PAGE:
A harmonized version of Afroman’s “Crazy Rap” could be heard echoing through Guitar Center in San Francisco as musicians Cort Young and Albero Berul were goofing around during a work shift. Singing the lyrics “Colt 45 and two zig-zags” in unison sparked a co-worker’s compliment and led Young and Berul to jam together outside of work. Once they found bassist Greg Yannett, drummer Lyman Jerome Alexander II, guitarist Ben Hicks, saxophonist Lucian Pixley and vocalist Rai Ahmed-Green, holding jam sessions turned into writing original songs. By the time they were gearing up to play their first gig, these musicians realized they needed a band name, and Last Planet was formed.
Caltopia attendees may have noticed Young and Berul playing acoustic renditions of their originals near the many outdoor booths. Their stripped-down set gave a taste of what to expect at their Cornerstone gig held Sept. 1. With instruments amped and most members present, the band consisting of UC Berkeley and Berklee College of Music alumni brought a polished energy to Cornerstone.
“When we get asked, I think both (Cort and I) generally describe it as punky bluesy rock under the umbrella of alternative, which is super broad, but honestly, it kind of has to be because our sound is kind of all over the place,” Berul said of the band’s music style in an interview with The Daily Californian.
“In ‘Gold Ferrari’ you can hear some country influences,” Young added, referring to Last Planet’s unreleased single. “‘Straight Jacket’ is harder rock, with some blues rock in ‘Jonesing.’ We’ve also got a soft acoustic song.”
Last Planet approaches cover songs with a similar sense of broad influence. At Cornerstone, they covered Blink-182’s “Dammit” and Gavin DeGraw’s “I Don’t Want to Be,” flavoring each with elements of funk. As far as originals go, Young and Berul are the core songwriters.
“Albero brought ‘Jonesing’ and ‘Buried Alive,’” Young said. “Some of the other ones, like ‘Not Enough,’ I brought to (Albero). There are a couple where we just drank Jameson at my old apartment and literally wrote together on the couch. ‘Skydive’ was one of those.”
After the foundation of the song is set, the rest of Last Planet adds their own individual nuances and improvisations, energizing the song into wholeness.
Although Last Planet recently released its debut EP Petrichor in May 2021, recording began at the end of 2019 — just in time for the unexpected obstacles of the pandemic to test the band’s confidence.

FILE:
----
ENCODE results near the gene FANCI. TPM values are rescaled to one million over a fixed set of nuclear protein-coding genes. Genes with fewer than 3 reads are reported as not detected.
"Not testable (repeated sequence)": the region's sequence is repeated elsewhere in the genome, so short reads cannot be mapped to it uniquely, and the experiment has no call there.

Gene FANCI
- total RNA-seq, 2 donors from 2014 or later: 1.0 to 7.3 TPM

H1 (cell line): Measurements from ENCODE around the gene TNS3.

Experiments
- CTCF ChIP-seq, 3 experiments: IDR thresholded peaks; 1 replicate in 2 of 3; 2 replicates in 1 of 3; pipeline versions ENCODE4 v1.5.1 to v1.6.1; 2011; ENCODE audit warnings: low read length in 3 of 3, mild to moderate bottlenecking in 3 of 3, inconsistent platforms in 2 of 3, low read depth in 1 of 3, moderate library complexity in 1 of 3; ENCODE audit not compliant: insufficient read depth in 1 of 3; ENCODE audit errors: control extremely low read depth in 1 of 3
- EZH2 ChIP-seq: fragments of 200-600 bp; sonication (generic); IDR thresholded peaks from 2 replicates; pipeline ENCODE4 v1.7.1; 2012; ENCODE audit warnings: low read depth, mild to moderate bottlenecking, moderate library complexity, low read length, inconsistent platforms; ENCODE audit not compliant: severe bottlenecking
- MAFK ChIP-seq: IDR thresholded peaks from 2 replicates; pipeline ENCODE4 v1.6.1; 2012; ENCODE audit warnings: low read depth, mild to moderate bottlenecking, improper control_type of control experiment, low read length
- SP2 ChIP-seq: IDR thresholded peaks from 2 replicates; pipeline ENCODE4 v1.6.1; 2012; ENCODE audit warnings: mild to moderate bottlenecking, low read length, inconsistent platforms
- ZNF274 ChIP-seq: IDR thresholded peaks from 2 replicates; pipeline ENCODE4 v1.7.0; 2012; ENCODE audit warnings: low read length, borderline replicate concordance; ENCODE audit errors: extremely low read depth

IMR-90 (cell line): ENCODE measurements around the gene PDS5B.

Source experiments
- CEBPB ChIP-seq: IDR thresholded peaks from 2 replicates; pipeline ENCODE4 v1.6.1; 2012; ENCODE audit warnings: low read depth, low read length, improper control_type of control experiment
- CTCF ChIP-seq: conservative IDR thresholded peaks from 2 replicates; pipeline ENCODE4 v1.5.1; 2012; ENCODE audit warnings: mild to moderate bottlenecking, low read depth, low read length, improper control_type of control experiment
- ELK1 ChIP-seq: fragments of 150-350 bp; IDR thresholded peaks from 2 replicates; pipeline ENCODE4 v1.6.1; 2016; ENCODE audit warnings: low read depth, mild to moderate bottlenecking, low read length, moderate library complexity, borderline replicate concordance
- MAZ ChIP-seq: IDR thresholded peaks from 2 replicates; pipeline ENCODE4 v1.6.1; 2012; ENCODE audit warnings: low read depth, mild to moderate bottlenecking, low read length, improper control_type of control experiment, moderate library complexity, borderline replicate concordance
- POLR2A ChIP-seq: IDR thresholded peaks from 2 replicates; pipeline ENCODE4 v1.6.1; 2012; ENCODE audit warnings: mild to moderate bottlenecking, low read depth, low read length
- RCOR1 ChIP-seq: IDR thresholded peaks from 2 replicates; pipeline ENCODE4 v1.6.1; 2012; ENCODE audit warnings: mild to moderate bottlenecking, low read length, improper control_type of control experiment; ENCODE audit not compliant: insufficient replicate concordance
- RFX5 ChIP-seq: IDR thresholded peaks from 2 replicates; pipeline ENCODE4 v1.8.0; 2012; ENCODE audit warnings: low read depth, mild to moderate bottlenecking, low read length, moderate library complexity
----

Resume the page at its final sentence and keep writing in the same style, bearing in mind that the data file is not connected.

“In some ways it was a little bit of a blessing in disguise because it gave us a long period of time to work on our recordings,” Berul said.
“It also gave us a lot of time to make a lot of mistakes,” Young laughed. “We did record it slightly before the COVID shutdown, but the whole retracking production stuff took way more time than I anticipated. We made a lot of mistakes and had to redo stuff, whereas now I think we are way more efficient.”
Inside Young’s apartment sits a newly built vocal booth where future recordings will take place. Last Planet has several songs it’s eager to record, but as members of an unsigned band, they’re learning to balance business with creativity.
“Al and I are not full-time musicians right now,” Young said. “We both have full day jobs, which makes some things a lot harder.”
Berul, however, points out the new benefit of being able to financially invest in the band and the possibilities it may open.
Last Planet worked hard to make the Cornerstone show a reality for itself, as well as for other bands. After reaching out to venues, Young directly messaged Anthony Arya Band and Alex Lucero & The Live Again Band via Instagram, bringing strangers together for a night of live music. To close the show, members from each band shared the stage to collaboratively cover The Rolling Stones’ “Miss You,” emanating an easygoing vibe as if they’d all known each other for years.
As for the up-and-coming band’s future, Last Planet is focusing on releasing singles, ideally on a monthly basis.
“We want to develop what we think is cool,” Young remarked, “not just what is popular.”
Young and Berul may have moved on from singing “Crazy Rap” harmonies at work, but they’re still bringing a fun approach to their passion for music. Their talent is now professionally produced, and after Last Planet’s Cornerstone gig, their momentum is only building.